Holiday shopping facilitated by kids, for kids, returns

A holiday gift shop with young personal helpers for kids has returned to Vanderhoof this season.

Emily Bueckert (left) chats with holiday gift shop helper Macy James-Schneider at Evelyn Dickson Elementary on Nov. 25.

A holiday gift shop with young personal helpers for kids has returned to Vanderhoof this season.

From Nov. 23 to Nov. 25, Amy Oldham’s Grade 6 students in Evelyn Dickson Elementary hosted the Holiday Gift Shop for the school’s students, as well as for the public after school hours.

“It is a safe place for kids to come and shop with a personal helper to select gifts for friends and loved ones,” Oldham said.

Each elementary school student was given a take-home shopping list in advance for planning, and classes toured the shop on Monday to check out the available gifts.

With half an hour allotted to each class for shopping on Tuesdays and Wednesdays, it was barely enough time for the young shoppers, Oldham said.

Some students continued shopping during recess and the lunch hour, and some Grade 6 student helpers gave up their break time to help out, she added.

It was a learning opportunity for Oldham’s Grade 6 class, as they learned and practised related skills in preparation for the gift shop, Oldham said.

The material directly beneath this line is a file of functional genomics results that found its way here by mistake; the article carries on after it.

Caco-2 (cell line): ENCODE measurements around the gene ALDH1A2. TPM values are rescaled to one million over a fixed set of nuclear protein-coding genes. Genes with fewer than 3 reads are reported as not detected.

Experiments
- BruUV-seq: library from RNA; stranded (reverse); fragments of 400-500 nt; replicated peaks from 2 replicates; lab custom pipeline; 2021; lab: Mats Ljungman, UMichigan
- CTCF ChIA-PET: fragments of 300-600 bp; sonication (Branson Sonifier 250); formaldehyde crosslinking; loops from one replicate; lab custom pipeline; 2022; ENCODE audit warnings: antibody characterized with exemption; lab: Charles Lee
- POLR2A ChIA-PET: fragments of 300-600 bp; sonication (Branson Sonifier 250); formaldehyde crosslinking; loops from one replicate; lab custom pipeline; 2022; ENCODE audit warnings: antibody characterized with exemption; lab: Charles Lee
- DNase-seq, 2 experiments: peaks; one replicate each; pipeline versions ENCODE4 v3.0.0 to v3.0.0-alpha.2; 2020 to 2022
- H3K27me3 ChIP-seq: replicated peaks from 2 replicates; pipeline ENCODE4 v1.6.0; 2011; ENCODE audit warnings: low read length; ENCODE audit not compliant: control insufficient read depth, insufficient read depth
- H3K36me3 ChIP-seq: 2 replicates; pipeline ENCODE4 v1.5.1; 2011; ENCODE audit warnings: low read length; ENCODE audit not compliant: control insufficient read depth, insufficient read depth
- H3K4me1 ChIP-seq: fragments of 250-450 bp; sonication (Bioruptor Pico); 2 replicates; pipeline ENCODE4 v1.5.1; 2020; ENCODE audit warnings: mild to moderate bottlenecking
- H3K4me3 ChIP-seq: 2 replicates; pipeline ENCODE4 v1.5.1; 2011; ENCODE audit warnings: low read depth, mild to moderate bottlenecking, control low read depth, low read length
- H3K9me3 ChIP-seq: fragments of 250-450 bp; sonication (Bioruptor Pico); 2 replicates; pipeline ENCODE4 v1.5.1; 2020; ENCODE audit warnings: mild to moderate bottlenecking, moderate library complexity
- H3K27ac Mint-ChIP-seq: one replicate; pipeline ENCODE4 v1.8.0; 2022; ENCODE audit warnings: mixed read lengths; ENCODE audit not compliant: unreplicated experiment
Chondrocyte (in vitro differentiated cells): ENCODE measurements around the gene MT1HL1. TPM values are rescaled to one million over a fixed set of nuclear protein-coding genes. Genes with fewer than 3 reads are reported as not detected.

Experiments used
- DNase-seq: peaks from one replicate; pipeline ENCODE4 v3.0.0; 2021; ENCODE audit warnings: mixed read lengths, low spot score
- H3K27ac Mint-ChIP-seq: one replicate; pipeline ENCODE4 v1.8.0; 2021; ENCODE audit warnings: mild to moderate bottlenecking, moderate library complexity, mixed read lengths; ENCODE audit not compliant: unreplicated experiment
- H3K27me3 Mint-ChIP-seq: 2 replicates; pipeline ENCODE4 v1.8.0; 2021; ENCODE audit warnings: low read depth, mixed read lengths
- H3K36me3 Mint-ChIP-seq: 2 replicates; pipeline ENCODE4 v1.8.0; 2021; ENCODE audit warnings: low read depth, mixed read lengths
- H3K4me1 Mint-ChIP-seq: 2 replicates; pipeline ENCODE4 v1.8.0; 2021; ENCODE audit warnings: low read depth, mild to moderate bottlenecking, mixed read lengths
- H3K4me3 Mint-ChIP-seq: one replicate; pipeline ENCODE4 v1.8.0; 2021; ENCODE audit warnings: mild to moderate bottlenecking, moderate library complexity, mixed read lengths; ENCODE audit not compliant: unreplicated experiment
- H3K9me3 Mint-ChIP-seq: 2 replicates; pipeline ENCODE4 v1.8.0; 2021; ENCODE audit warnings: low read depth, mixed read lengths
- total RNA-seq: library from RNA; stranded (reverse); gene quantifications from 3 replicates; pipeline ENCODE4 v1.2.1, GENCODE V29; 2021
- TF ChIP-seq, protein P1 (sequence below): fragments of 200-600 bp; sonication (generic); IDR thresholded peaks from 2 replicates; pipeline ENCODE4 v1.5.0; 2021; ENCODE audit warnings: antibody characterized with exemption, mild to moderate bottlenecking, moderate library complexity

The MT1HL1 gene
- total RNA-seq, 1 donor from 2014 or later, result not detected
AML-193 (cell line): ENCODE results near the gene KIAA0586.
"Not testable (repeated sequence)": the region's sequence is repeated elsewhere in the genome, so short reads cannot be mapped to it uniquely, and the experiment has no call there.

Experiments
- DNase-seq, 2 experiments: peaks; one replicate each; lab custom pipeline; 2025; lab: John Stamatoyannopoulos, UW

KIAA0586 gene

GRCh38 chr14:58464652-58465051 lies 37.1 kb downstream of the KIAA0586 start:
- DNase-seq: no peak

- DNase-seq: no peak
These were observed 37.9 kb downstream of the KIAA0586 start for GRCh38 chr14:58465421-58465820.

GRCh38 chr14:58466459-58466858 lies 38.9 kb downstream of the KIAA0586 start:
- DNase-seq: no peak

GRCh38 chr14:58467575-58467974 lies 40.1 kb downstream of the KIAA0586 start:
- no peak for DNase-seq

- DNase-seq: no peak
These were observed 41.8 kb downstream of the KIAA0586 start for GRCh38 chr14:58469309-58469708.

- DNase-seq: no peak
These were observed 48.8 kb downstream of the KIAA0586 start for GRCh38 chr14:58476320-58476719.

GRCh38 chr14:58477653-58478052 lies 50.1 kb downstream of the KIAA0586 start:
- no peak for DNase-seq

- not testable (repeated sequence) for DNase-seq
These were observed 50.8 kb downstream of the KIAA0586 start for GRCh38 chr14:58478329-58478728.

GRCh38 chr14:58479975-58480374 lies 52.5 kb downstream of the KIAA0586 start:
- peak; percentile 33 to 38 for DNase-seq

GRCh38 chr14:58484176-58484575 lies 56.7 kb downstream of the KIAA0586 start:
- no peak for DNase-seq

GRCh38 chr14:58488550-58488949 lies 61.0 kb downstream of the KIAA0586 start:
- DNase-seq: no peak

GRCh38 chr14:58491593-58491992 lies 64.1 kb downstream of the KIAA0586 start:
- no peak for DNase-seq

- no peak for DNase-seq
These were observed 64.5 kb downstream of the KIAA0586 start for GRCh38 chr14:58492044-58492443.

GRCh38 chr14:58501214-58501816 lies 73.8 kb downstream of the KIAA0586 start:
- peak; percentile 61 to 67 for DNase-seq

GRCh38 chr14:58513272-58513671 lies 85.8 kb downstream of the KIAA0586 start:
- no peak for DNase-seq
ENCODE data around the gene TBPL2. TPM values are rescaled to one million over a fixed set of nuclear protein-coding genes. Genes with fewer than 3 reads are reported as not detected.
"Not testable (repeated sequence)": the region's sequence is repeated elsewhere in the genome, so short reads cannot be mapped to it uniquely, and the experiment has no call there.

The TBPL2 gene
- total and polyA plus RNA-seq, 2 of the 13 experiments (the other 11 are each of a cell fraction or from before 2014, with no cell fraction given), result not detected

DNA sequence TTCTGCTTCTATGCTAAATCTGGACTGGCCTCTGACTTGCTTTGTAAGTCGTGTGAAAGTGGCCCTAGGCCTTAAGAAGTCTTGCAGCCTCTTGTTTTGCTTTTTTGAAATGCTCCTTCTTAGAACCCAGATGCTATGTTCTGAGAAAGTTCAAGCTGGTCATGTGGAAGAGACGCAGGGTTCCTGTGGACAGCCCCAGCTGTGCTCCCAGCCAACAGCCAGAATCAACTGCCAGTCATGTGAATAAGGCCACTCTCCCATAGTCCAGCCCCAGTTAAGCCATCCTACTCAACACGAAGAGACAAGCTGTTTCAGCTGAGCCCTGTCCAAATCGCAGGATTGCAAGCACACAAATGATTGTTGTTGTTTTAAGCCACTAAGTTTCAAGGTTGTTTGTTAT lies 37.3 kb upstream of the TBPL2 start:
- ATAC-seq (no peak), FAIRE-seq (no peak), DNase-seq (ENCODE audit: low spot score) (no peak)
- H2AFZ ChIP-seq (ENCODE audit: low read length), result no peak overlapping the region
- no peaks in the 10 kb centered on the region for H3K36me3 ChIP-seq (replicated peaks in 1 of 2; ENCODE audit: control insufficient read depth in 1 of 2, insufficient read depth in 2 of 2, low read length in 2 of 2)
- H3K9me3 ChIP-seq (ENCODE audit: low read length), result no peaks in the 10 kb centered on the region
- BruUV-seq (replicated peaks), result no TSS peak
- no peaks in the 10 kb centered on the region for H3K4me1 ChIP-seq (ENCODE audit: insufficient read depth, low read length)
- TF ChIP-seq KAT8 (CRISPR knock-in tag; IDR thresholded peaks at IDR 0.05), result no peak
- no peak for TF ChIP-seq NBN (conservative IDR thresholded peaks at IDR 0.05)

“Before this, we practised adding decimals, how to sell merchandise, how to stock, how to wrap,” she said.

The students were in charge of keeping the gift shop counters stocked, ensuring that all planned gifts were found and not going over their budget, she added.

In fact, the idea for the gift shop came from the school’s aboriginal education worker Judith Loranger, who is also involved with the EDS’s student council, Oldham said.

Having seen the gift shop’s success a few years ago, Loranger has suggested it as a fundraiser for the class’s end-of-year field trip, she said.

“It’s fun for the kids,” Loranger said.

For Grade 6 students Macy James-Schneider and Kailie Kusler, being a gift shop personal helper was a positive experience.

“It’s easy,” James-Schneider said. “You write down what they want…gift wrapping, keeping tables stocked.”

Kusler said, “It’s fun, helping kids out, giving them ideas, trying to find gifts.”

For Jolene Bueckert, accompanying her daughter Emily who studies Grade 1 in EDS, it’s an excellent experience, she said.

They have both visited the gift shop in the past, when her older daughter, who currently attends high school, was a personal helper as well, Bueckert said.

“At a young age, it teaches them the value of things.”